Natalie Jackson discusses Climate Change and the Impact on Pensions | Asset TV

GEFI’s Natalie Jackson appeared on Asset TV as part of a panel of experts discuss the impact of climate change on pensions.

The discussion focused on the implications of COP26, regulation and investment solutions, and the challenges and opportunities they present. The discussion included some of the reports GEFI has recently released in this area, including the policy positioning paper setting out the key challenges faced by pension funds in their net zero journey and the transition roadmap paper providing practical steps pension funds can take to overcome the key challenges as well as set and deliver on net zero commitments.

The panellists were:

  • Hilkka Komulainen, Head of Responsible Investment, Aegon UK
  • Graeme Griffiths, Trustee, Aegon Master Trust
  • Natalie Jackson, Executive Manager, Global Ethical Finance Initiative
  • Mark Irish, Deputy Head of ESG Consulting, ISIO

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Aegon – Our route to net zero (film)

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Path to COP26 videos available on EFx

After a successful COP26, all of the videos from our events in and around Glasgow are now available at http://efx.global/COP26.

Across the 2 weeks, we organised a series of events covering climate finance, looking at nature, economics, faith and pensions in detail.


Net Zero Pensions at COP26

The risk posed to society by climate change is undeniable. If we fail to limit global warming to below 1.5°C, as agreed at the Paris climate summit in 2015, catastrophic effects will be felt across the globe especially to those who are most vulnerable. US climate envoy John Kerry stated earlier this year that COP26 would be the "the last best chance" to avert the worst environmental consequences for the world.

The pledges made during COP26 could limit global warming to 1.8°C1 and the commitment of international financial companies through the Glasgow Financial Alliance for Net Zero (GFANZ) to $130 trillion of private sector capital to achieve net zero by 2050 are encouraging but the implementation of these pledges and commitments will be the key if we are to meet the Paris Agreement.

The whole economy depends on achieving net zero by 2050 or sooner but pension funds could play a fundamental role in shifting the economy to protecting the planet, even if governments fail to act.

During COP26 at an event hosted at Glasgow University by the Global Ethical Finance Initiative (GEFI), senior representatives from pension funds and asset management came together to discuss net zero pensions. The event was opened with a keynote address from Ivan McKee, Scottish Government’s Minister for Business, Trade, Tourism and Enterprise who noted Scotland’s long history in the pensions industry, with the first mutual life office opened in 1815. He also noted that Edinburgh is now the biggest employer in the UK for jobs in the pensions sector. He highlighted Scotland’s commitment to combatting climate change, being one of the first countries in world to declare a climate emergency, and the need for private sector investment. He stated the ambition for “Scotland to be a superpower when it comes to ESG investment.”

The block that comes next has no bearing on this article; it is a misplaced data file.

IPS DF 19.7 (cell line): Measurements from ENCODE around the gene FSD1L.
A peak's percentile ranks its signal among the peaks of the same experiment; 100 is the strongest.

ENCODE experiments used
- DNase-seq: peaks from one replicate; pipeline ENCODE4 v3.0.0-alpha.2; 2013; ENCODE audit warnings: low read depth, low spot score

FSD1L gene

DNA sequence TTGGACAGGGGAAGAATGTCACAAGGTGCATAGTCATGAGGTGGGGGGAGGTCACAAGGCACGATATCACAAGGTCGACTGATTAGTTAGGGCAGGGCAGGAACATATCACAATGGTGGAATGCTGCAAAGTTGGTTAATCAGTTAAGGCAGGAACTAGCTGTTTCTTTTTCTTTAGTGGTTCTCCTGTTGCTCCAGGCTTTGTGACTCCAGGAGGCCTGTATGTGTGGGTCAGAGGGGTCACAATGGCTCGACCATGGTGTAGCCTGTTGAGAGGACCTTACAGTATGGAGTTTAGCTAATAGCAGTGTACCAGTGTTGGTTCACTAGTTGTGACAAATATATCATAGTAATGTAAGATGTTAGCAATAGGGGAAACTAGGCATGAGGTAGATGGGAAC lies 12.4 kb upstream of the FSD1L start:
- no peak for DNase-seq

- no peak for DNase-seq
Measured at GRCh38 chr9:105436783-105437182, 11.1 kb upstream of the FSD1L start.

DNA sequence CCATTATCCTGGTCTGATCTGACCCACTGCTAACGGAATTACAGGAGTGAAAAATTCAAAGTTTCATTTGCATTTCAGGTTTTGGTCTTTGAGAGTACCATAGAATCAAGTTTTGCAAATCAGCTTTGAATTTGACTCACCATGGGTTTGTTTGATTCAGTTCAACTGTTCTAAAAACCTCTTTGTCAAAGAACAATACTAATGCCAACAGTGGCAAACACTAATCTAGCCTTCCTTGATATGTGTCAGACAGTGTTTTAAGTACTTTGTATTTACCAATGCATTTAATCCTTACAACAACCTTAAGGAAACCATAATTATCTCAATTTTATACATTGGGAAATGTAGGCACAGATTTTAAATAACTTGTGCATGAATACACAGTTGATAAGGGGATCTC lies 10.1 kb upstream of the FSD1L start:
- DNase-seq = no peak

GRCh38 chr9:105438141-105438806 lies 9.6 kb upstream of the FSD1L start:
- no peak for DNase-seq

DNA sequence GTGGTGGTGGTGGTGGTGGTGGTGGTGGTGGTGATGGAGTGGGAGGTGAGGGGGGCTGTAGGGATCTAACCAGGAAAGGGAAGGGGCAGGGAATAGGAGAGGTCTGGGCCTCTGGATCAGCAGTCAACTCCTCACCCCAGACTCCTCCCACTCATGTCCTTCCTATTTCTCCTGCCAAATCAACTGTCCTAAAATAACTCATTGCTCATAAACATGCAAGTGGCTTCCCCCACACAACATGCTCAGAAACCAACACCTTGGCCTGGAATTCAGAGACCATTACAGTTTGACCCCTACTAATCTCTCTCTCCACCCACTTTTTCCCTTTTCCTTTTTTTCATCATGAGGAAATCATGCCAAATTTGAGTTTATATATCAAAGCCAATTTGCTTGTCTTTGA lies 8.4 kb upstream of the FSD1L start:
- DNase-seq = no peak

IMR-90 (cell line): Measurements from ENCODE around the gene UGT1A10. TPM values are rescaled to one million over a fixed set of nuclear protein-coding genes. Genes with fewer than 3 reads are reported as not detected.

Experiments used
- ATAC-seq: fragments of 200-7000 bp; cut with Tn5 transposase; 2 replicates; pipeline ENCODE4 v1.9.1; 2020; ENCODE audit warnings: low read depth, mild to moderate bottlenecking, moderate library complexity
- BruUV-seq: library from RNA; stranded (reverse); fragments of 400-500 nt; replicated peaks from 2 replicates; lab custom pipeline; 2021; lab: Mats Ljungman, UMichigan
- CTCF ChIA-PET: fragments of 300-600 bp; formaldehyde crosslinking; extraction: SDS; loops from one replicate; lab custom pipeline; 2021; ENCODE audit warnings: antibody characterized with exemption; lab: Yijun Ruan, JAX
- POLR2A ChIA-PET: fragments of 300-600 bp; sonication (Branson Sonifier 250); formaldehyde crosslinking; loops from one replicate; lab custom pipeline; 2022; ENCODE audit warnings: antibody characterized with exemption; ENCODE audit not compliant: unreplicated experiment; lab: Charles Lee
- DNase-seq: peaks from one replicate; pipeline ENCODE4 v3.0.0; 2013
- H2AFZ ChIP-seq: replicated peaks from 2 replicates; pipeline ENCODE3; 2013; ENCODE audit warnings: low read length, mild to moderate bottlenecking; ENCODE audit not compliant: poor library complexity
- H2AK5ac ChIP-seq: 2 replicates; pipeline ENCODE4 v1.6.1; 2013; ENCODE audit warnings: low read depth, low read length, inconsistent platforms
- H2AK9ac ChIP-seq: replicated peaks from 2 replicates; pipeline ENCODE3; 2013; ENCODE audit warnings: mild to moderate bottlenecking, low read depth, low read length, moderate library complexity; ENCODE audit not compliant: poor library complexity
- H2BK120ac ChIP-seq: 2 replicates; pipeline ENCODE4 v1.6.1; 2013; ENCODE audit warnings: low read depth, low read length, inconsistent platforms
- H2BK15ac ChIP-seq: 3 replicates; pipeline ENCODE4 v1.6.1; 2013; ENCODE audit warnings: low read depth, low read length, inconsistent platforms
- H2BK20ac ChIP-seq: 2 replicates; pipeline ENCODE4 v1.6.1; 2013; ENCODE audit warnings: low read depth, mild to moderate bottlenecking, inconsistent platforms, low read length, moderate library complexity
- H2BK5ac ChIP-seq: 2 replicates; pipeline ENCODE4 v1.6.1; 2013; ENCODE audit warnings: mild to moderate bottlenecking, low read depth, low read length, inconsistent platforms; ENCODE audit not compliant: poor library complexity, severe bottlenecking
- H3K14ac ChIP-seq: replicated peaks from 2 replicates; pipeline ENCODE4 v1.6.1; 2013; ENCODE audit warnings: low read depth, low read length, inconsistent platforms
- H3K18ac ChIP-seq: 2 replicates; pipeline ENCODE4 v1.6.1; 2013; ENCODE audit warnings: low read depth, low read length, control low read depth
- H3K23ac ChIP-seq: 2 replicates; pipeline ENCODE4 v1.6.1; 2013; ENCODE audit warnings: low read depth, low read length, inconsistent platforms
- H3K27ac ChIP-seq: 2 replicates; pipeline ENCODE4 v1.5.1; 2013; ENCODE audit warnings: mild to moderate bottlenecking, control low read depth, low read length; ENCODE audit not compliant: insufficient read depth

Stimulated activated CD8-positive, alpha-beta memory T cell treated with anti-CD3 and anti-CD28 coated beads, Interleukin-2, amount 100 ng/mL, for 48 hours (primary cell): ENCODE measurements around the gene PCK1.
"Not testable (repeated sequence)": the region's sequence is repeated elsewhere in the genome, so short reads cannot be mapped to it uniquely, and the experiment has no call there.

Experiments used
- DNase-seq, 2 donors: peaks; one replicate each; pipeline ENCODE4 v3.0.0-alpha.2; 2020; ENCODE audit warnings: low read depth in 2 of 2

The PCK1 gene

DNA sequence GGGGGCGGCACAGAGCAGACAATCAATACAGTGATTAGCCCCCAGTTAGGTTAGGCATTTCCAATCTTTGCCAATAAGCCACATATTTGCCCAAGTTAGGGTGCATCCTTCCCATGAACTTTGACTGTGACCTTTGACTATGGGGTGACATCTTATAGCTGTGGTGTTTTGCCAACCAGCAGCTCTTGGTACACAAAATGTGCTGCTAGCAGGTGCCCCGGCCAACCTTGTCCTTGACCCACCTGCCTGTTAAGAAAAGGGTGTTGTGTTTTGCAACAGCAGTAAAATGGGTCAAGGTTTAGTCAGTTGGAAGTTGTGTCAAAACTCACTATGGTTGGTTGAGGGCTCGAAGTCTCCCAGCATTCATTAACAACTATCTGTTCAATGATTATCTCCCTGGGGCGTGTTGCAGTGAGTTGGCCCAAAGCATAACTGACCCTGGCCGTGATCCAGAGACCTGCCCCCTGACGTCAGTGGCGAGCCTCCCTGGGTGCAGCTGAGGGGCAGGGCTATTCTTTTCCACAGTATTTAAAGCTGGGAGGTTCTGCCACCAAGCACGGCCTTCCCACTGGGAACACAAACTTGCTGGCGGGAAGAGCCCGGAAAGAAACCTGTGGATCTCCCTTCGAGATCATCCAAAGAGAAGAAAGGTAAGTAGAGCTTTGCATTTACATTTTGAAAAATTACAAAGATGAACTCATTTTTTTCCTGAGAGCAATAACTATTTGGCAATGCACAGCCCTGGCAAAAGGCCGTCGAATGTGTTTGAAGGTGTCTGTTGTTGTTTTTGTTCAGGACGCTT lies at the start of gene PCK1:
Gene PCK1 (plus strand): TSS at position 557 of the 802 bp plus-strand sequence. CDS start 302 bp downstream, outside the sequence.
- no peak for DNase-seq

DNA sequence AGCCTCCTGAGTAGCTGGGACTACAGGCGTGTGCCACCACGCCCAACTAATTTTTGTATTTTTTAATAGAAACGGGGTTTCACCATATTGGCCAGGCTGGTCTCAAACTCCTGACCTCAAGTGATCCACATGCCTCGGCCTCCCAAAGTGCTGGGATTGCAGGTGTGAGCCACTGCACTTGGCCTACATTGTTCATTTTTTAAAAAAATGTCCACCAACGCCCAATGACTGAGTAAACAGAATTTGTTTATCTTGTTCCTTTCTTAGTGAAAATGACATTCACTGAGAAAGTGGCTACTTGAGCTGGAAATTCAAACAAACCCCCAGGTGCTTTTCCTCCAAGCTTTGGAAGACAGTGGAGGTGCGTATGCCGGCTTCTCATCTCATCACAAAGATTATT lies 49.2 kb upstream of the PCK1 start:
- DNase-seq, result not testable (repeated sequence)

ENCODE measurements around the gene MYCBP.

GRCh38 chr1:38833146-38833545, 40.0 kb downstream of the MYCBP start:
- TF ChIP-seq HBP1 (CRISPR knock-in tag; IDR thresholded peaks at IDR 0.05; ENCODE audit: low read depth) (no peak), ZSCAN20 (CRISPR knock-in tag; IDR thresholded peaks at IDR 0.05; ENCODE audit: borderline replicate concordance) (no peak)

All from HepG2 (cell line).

Pension funds are stewards of assets

There was a challenge for pension funds to consider stewardship at the heart of their approach and to invest in a planet that is worth living on. The importance of pension funds playing a role in combatting the climate emergency was highlighted by Faith Ward, Chair of the global body leading change in the sector, the International Investors Group on Climate Change (IIGCC) and also Chief Responsible Investment Officer at one of the biggest UK public sector pensions schemes, Brunel Pension Partnership.  She addressed the fears of some pension trustees who see their fiduciary duty as maximising returns by stating that there will be “no fiduciary duty if there is no functioning society or economy”. Pension funds must be active owners of companies to make sure that they decarbonise their operations rather than jettisoning carbon intensive companies from their portfolios allowing big emitters to carry on driving global warming.

Collaboration is key

There needs to be collaboration between government, regulators and industry to deliver on net zero commitments - it will be challenging for pension funds to achieve net zero without collaboration.

During the event, there was a call to government to use regulation and legislation to incentivise   investment in companies that are part of the solutions to climate change rather than part of the problem.

It was highlighted that it is important for asset owners like pension funds to work together through groups such as IIGCC, a membership body with over 360 investor members with €49 trillion in assets   and ClimateAction100+, an initiative for asset owners to engage with the world’s largest corporate greenhouse gas emitters to take necessary action on climate change. Tim Orton, Managing Director of Investment Solutions at Aegon UK stated that “getting to net zero is not a competitive sport it is an imperative.”